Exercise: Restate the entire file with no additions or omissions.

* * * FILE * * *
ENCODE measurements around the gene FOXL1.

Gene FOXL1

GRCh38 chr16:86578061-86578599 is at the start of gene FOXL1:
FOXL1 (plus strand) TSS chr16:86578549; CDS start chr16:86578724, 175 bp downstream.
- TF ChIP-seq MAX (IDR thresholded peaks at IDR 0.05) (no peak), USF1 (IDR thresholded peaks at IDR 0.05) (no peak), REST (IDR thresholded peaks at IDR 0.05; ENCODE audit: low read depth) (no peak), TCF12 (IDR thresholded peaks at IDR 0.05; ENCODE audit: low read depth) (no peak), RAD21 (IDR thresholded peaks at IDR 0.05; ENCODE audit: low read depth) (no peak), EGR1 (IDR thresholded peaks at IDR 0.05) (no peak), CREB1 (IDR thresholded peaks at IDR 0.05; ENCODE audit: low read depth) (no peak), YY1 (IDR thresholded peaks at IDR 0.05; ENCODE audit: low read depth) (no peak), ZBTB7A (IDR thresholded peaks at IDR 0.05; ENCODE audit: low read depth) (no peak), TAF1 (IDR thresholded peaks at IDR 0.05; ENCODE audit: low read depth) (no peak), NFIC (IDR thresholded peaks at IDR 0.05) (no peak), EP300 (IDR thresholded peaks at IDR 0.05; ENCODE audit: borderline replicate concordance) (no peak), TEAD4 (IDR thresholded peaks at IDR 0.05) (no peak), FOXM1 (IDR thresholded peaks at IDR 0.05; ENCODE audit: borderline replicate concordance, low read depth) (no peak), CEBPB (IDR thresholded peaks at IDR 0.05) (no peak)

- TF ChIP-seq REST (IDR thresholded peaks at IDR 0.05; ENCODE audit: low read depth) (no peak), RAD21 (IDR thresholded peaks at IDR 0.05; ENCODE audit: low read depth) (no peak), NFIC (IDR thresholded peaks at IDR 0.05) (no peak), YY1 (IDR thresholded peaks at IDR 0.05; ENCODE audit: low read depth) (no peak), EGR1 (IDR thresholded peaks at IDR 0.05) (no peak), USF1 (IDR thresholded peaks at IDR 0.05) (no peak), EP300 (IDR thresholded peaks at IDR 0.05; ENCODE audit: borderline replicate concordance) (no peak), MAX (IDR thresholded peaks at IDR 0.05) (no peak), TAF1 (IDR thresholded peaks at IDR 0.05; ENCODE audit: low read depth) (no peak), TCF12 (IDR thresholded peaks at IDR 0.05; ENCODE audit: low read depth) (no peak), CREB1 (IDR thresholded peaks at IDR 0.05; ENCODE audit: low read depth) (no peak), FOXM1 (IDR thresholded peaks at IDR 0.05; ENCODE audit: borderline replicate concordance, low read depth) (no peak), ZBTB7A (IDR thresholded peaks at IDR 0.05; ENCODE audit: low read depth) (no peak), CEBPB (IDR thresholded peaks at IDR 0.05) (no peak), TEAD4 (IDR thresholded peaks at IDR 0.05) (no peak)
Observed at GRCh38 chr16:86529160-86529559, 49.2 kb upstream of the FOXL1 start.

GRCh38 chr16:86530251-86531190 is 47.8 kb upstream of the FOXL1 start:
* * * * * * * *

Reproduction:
ENCODE measurements around the gene FOXL1.

Gene FOXL1

GRCh38 chr16:86578061-86578599 is at the start of gene FOXL1:
FOXL1 (plus strand) TSS chr16:86578549; CDS start chr16:86578724, 175 bp downstream.
- TF ChIP-seq MAX (IDR thresholded peaks at IDR 0.05) (no peak), USF1 (IDR thresholded peaks at IDR 0.05) (no peak), REST (IDR thresholded peaks at IDR 0.05; ENCODE audit: low read depth) (no peak), TCF12 (IDR thresholded peaks at IDR 0.05; ENCODE audit: low read depth) (no peak), RAD21 (IDR thresholded peaks at IDR 0.05; ENCODE audit: low read depth) (no peak), EGR1 (IDR thresholded peaks at IDR 0.05) (no peak), CREB1 (IDR thresholded peaks at IDR 0.05; ENCODE audit: low read depth) (no peak), YY1 (IDR thresholded peaks at IDR 0.05; ENCODE audit: low read depth) (no peak), ZBTB7A (IDR thresholded peaks at IDR 0.05; ENCODE audit: low read depth) (no peak), TAF1 (IDR thresholded peaks at IDR 0.05; ENCODE audit: low read depth) (no peak), NFIC (IDR thresholded peaks at IDR 0.05) (no peak), EP300 (IDR thresholded peaks at IDR 0.05; ENCODE audit: borderline replicate concordance) (no peak), TEAD4 (IDR thresholded peaks at IDR 0.05) (no peak), FOXM1 (IDR thresholded peaks at IDR 0.05; ENCODE audit: borderline replicate concordance, low read depth) (no peak), CEBPB (IDR thresholded peaks at IDR 0.05) (no peak)

- TF ChIP-seq REST (IDR thresholded peaks at IDR 0.05; ENCODE audit: low read depth) (no peak), RAD21 (IDR thresholded peaks at IDR 0.05; ENCODE audit: low read depth) (no peak), NFIC (IDR thresholded peaks at IDR 0.05) (no peak), YY1 (IDR thresholded peaks at IDR 0.05; ENCODE audit: low read depth) (no peak), EGR1 (IDR thresholded peaks at IDR 0.05) (no peak), USF1 (IDR thresholded peaks at IDR 0.05) (no peak), EP300 (IDR thresholded peaks at IDR 0.05; ENCODE audit: borderline replicate concordance) (no peak), MAX (IDR thresholded peaks at IDR 0.05) (no peak), TAF1 (IDR thresholded peaks at IDR 0.05; ENCODE audit: low read depth) (no peak), TCF12 (IDR thresholded peaks at IDR 0.05; ENCODE audit: low read depth) (no peak), CREB1 (IDR thresholded peaks at IDR 0.05; ENCODE audit: low read depth) (no peak), FOXM1 (IDR thresholded peaks at IDR 0.05; ENCODE audit: borderline replicate concordance, low read depth) (no peak), ZBTB7A (IDR thresholded peaks at IDR 0.05; ENCODE audit: low read depth) (no peak), CEBPB (IDR thresholded peaks at IDR 0.05) (no peak), TEAD4 (IDR thresholded peaks at IDR 0.05) (no peak)
Observed at GRCh38 chr16:86529160-86529559, 49.2 kb upstream of the FOXL1 start.

GRCh38 chr16:86530251-86531190 is 47.8 kb upstream of the FOXL1 start: